As much as we all love Lincoln Park, there can be no doubt that its main statue is, at best, condescending, and at worst, downright racist. This is no new insight: public outcry about its subtext made the sculptor make some minor changes even before it was cast. Given this controversy, it is unsurprising that there would eventually be a call to, if not remove the statue, then at least mitigate the message.
The mitigation took the form of the Mary McLeod Bethune statue, whose 35th anniversary is being celebrated this week. Below the jump is a brief history of Ms. Bethune and her statue, as well as full information on both the official and unofficial celebrations being planned. Join your neighbors at one or both of these to learn more about Lincoln Park’s second most famous statue.
In 1959, the National Council of Negro Women (NCNW) began fundraising for a memorial to Mary McLeod Bethune that was to be unveiled on January 1, 1963, the 100th anniversary of the Emancipation Proclamation.
Bethune was born on July 10, 1875, the youngest daughter of two former slaves. The family was so poor that only Bethune could be sent to school. It proved a wise choice, as she not only learned rapidly, but would come home and teach her parents and siblings what she had learned that day. This love of learning continued on as an adult: In 1904, after several jobs as a teacher, Bethune opened her own school in Daytona Florida. This school, opened with $1.50 and five students, would eventually become Bethune-Cookman University. Bethune was also known for helping found the NCNW in 1935, and for being a part of FDR’s “Black Cabinet” as well as close friend and advisor to Eleanor Roosevelt.
Fundraising for the memorial took longer than expected, but eventually on July 10, 1974, Bethune’s 99th birthday, the statue was unveiled in Lincoln Park. Much work was done in the park beforehand, including lowering the part of the park in which the new statue was to be placed – so as not to rise above the Lincoln statue – and turning the Lincoln statue, which had formerly faced the Capitol, so that it would face Bethune.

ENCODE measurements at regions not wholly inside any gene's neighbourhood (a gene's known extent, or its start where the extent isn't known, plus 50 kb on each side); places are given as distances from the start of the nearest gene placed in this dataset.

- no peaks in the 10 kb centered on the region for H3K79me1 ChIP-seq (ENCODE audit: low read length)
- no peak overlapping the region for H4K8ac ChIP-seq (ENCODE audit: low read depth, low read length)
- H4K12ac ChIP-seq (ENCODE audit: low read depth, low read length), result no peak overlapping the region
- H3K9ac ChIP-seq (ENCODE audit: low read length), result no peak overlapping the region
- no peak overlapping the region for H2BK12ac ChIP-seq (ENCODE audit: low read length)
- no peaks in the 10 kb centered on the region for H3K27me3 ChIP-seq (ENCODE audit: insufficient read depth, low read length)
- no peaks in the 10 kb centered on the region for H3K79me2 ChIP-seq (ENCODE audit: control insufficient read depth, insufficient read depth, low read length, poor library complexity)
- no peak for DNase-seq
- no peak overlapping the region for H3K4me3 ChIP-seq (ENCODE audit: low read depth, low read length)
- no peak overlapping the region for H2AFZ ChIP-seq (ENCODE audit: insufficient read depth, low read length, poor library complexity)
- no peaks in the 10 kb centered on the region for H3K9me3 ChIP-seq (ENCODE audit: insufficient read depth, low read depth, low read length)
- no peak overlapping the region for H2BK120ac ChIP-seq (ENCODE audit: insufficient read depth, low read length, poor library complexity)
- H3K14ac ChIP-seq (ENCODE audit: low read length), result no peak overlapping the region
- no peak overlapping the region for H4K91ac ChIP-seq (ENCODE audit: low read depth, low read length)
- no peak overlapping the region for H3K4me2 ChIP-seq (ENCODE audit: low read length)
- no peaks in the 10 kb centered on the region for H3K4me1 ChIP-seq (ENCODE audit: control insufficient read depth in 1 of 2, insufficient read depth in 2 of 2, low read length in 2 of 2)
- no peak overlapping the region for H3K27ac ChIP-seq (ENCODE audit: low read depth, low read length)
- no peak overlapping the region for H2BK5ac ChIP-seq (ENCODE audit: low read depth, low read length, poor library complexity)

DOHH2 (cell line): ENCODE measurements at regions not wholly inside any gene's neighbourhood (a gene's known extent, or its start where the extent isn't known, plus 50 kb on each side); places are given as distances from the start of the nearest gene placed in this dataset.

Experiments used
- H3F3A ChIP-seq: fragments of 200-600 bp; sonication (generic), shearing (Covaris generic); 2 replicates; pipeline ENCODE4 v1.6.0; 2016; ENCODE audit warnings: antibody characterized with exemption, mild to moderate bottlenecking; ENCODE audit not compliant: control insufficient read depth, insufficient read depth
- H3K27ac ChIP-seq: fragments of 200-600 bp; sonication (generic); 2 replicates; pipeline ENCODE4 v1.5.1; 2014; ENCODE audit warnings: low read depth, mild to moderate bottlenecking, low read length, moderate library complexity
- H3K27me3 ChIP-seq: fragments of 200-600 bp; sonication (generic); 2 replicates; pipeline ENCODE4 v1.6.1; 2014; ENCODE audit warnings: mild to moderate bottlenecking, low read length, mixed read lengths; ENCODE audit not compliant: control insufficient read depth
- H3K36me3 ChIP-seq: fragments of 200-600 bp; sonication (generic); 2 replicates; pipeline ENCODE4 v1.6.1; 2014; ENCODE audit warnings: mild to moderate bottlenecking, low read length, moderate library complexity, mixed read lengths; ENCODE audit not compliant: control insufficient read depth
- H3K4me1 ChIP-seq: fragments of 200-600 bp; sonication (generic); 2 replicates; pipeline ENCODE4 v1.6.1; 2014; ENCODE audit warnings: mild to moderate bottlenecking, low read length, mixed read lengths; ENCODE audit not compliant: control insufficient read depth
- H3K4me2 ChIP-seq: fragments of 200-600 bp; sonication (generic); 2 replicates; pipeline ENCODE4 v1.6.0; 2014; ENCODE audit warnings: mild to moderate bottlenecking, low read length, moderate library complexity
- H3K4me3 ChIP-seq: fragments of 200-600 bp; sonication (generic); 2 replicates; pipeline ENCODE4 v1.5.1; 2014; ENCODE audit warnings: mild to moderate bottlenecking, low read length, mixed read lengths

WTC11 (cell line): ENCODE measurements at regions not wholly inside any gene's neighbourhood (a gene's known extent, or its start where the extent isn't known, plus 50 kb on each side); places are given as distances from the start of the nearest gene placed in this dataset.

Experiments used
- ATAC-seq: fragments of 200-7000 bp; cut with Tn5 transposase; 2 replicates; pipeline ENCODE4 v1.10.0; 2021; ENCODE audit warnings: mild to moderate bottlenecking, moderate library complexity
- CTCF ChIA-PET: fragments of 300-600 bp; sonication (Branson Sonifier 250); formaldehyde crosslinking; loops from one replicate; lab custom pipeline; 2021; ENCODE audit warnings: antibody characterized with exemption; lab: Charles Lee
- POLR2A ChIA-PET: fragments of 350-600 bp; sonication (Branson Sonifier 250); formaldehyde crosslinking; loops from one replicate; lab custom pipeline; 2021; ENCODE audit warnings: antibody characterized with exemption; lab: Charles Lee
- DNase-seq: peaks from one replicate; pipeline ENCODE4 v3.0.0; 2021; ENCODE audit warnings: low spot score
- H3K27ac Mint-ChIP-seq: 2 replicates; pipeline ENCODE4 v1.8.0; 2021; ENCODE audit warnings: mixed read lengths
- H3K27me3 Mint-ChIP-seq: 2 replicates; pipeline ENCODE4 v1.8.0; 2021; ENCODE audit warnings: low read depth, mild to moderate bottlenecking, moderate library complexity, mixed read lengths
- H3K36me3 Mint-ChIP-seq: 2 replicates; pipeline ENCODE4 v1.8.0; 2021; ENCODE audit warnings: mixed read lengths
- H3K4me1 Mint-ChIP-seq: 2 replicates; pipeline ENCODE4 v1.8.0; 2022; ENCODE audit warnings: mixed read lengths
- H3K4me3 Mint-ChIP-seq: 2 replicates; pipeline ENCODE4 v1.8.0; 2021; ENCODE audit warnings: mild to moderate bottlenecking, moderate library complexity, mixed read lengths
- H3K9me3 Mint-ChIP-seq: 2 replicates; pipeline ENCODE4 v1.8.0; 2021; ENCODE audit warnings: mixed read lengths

Twelve hours before the formal unveiling, a group of local kids from the neighborhood came to do their own, personal, celebration of Bethune. The Washington Post quoted a participant: “’Hey, man, you know how those official ceremonies are,’ said Charles (Pee Wee) Jackson, who lives across the street from the park. ‘They’ll probably have some symphony orchestra and everybody will be all dressed up and everything. Se we decided to come out here tonight and welcome Mrs. Bethune in our way.’”
It is in Mr. Jackson’s spirit that I invite all readers to join us for an equally unofficial celebration in Lincoln Park on July 9th at 4:00. We will have instruments for kids to play, and historian John R. Wennersten will be on hand to expand a bit on the history outlined above. There will also be a formal 35th anniversary celebration organized by the NCNW on July 10 at 6:00 PM.